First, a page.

Keys to the Past

Local History

Barforth (County Durham)

The parish of Barforth stands in Teesdale, just on the south bank of the river. It is about half way between Darlington and Barnard's Castle.

The earliest evidence for settlement in the parish probably dates to the Iron Age. The remains of at least two enclosures surrounded by slight earth banks can still be seen in the area. One is roughly oval in shape and one is rectangular. Another oval and rectangular enclosure have been recorded, though they are now missing. These enclosures probably surrounded simple farmsteads; their occupants probably grew crops and reared animals in the surrounding area. There were probably settlers in the area before the Iron Age, they did not surround their homes with earth enclosures, and so they have not survived, either as upstanding remains or cropmarks.

This area of Durham was occupied by the Romans between the 1st and 4th centuries AD. The small Roman fort and village at Piercebridge is not far to the east, but little certain evidence of Roman remains have been found in Barforth. It is possible that the rectangular enclosures of Iron Age date may have continued to be used in the Roman period. It is possible that a small square cropmark {D413} visible on aerial photographs of the parish may be the remains of a small Roman fort.

Although certain remains of early medieval or Anglo-Saxon remains have been found in Barforth, its name comes from the Old English for 'barley ford' suggesting that there may have been a crossing point through the river nearby. The village of Gainford lies just the other side of the river to the north, and was certainly an important Anglo-Saxon settlement. It is possible that the inhabitants farmed crops, including barley, in the area of Barforth.


The village was also mentioned in the Domesday Book, and the village is also mentioned in historic records dating to between 1301 and 1334. However, by 1517 the population was declining, and there is now no village here. The earthworks. The of the medieval village are however still visible. The earth enclosures and platforms show the probable sites of the houses. The old manor houseis still used as a farmhouse. It was probably built in the 15th or 16th century. Close to the manor house stands a very fine example of a 16th or 17th century dovecote. Nearby are the ruined remains of St Lawrence's Chapel, built in the 12th century. It was extended in the 13th century, but fell out of use as a church in the late 16th century.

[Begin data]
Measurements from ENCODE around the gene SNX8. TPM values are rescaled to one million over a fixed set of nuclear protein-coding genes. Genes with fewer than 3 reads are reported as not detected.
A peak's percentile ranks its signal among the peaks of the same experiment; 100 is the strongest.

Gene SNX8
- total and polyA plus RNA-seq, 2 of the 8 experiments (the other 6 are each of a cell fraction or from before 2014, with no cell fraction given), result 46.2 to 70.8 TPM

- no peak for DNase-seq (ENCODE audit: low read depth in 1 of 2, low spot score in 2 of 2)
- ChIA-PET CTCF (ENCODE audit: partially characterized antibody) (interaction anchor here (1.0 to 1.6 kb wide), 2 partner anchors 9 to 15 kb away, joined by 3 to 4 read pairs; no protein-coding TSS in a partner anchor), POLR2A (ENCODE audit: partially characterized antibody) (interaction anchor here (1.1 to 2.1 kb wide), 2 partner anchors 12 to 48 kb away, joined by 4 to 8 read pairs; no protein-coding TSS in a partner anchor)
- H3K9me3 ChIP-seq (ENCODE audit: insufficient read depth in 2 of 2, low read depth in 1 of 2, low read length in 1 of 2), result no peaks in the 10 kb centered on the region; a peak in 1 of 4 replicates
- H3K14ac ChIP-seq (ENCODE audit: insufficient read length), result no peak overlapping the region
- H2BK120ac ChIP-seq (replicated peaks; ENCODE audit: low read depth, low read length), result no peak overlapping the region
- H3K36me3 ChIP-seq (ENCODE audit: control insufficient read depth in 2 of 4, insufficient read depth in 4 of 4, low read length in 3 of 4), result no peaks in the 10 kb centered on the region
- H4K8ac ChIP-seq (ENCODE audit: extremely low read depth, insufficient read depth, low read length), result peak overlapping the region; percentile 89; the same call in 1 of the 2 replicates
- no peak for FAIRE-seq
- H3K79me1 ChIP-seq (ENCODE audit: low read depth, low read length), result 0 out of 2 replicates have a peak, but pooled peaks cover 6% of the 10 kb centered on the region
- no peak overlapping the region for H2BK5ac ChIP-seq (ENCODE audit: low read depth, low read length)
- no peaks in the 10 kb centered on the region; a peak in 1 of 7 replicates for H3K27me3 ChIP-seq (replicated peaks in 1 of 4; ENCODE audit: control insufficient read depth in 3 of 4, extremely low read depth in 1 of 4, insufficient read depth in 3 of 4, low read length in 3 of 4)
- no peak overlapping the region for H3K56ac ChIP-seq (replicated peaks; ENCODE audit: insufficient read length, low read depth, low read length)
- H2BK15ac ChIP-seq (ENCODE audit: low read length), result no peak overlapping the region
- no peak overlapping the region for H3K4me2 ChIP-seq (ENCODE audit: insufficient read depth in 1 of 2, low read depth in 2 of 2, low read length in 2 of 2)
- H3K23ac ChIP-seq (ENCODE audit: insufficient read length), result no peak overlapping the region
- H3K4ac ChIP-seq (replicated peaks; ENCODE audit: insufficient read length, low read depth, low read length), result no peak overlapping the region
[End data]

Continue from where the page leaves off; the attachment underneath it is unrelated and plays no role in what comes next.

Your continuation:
Reference number:D6642
Legal status:Scheduled Monument
  • National Heritage List for England Entry Number: 1017319
Event(s):Heart of Teesdale Project Heritage Audit; North of England Civic Trust

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Disclaimer -

Please note that this information has been compiled from a number of different sources. Durham County Council and Northumberland County Council can accept no responsibility for any inaccuracy contained therein. If you wish to use/copy any of the images, please ensure that you read the Copyright information provided.